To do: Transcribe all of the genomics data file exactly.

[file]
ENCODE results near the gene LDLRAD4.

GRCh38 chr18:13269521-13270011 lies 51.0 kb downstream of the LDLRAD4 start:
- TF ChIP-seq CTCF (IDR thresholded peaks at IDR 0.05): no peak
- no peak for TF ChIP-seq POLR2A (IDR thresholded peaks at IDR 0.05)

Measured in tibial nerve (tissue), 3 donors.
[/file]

ENCODE results near the gene LDLRAD4.

GRCh38 chr18:13269521-13270011 lies 51.0 kb downstream of the LDLRAD4 start:
- TF ChIP-seq CTCF (IDR thresholded peaks at IDR 0.05): no peak
- no peak for TF ChIP-seq POLR2A (IDR thresholded peaks at IDR 0.05)

Measured in tibial nerve (tissue), 3 donors.